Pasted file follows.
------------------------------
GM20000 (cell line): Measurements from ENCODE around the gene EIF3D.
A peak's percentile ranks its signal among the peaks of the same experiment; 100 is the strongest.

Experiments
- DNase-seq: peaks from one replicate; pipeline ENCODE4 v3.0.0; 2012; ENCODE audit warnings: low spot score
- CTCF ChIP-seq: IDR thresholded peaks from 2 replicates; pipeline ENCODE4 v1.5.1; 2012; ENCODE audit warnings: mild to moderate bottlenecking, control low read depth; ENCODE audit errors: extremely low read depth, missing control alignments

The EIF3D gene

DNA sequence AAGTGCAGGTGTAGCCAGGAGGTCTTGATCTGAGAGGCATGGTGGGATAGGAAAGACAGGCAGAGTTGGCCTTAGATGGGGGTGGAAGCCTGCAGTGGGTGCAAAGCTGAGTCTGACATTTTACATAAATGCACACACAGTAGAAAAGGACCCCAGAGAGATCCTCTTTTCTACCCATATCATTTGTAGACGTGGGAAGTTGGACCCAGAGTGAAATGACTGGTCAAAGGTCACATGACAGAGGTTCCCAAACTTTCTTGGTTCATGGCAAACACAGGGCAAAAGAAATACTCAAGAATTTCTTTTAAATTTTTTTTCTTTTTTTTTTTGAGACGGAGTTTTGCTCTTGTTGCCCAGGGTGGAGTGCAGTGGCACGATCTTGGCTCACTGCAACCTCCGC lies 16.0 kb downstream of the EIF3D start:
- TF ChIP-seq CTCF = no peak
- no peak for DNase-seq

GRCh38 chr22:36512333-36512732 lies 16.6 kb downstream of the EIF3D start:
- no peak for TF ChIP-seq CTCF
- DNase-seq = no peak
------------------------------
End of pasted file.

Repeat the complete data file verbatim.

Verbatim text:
GM20000 (cell line): Measurements from ENCODE around the gene EIF3D.
A peak's percentile ranks its signal among the peaks of the same experiment; 100 is the strongest.

Experiments
- DNase-seq: peaks from one replicate; pipeline ENCODE4 v3.0.0; 2012; ENCODE audit warnings: low spot score
- CTCF ChIP-seq: IDR thresholded peaks from 2 replicates; pipeline ENCODE4 v1.5.1; 2012; ENCODE audit warnings: mild to moderate bottlenecking, control low read depth; ENCODE audit errors: extremely low read depth, missing control alignments

The EIF3D gene

DNA sequence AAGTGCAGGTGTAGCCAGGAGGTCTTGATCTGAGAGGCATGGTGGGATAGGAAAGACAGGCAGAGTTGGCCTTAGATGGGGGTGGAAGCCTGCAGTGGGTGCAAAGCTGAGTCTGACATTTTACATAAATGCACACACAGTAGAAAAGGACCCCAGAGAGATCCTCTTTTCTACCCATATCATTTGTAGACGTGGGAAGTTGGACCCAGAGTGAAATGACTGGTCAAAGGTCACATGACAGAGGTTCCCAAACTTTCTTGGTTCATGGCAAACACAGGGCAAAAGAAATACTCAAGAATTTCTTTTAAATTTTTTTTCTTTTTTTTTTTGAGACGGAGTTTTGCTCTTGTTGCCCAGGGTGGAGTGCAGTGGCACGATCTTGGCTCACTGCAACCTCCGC lies 16.0 kb downstream of the EIF3D start:
- TF ChIP-seq CTCF = no peak
- no peak for DNase-seq

GRCh38 chr22:36512333-36512732 lies 16.6 kb downstream of the EIF3D start:
- no peak for TF ChIP-seq CTCF
- DNase-seq = no peak